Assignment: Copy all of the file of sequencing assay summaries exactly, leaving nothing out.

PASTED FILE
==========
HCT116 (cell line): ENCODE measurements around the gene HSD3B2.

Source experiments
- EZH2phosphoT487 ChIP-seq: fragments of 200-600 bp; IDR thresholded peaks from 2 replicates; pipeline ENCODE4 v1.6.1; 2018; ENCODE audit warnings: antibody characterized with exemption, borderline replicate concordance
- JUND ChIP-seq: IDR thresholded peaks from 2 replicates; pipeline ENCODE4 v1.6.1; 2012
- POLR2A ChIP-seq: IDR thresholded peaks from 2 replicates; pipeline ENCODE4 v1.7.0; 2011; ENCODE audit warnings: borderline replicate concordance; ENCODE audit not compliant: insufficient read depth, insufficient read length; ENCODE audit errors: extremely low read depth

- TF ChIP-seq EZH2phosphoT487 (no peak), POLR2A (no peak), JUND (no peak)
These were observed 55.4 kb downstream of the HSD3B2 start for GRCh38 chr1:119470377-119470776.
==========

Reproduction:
HCT116 (cell line): ENCODE measurements around the gene HSD3B2.

Source experiments
- EZH2phosphoT487 ChIP-seq: fragments of 200-600 bp; IDR thresholded peaks from 2 replicates; pipeline ENCODE4 v1.6.1; 2018; ENCODE audit warnings: antibody characterized with exemption, borderline replicate concordance
- JUND ChIP-seq: IDR thresholded peaks from 2 replicates; pipeline ENCODE4 v1.6.1; 2012
- POLR2A ChIP-seq: IDR thresholded peaks from 2 replicates; pipeline ENCODE4 v1.7.0; 2011; ENCODE audit warnings: borderline replicate concordance; ENCODE audit not compliant: insufficient read depth, insufficient read length; ENCODE audit errors: extremely low read depth

- TF ChIP-seq EZH2phosphoT487 (no peak), POLR2A (no peak), JUND (no peak)
These were observed 55.4 kb downstream of the HSD3B2 start for GRCh38 chr1:119470377-119470776.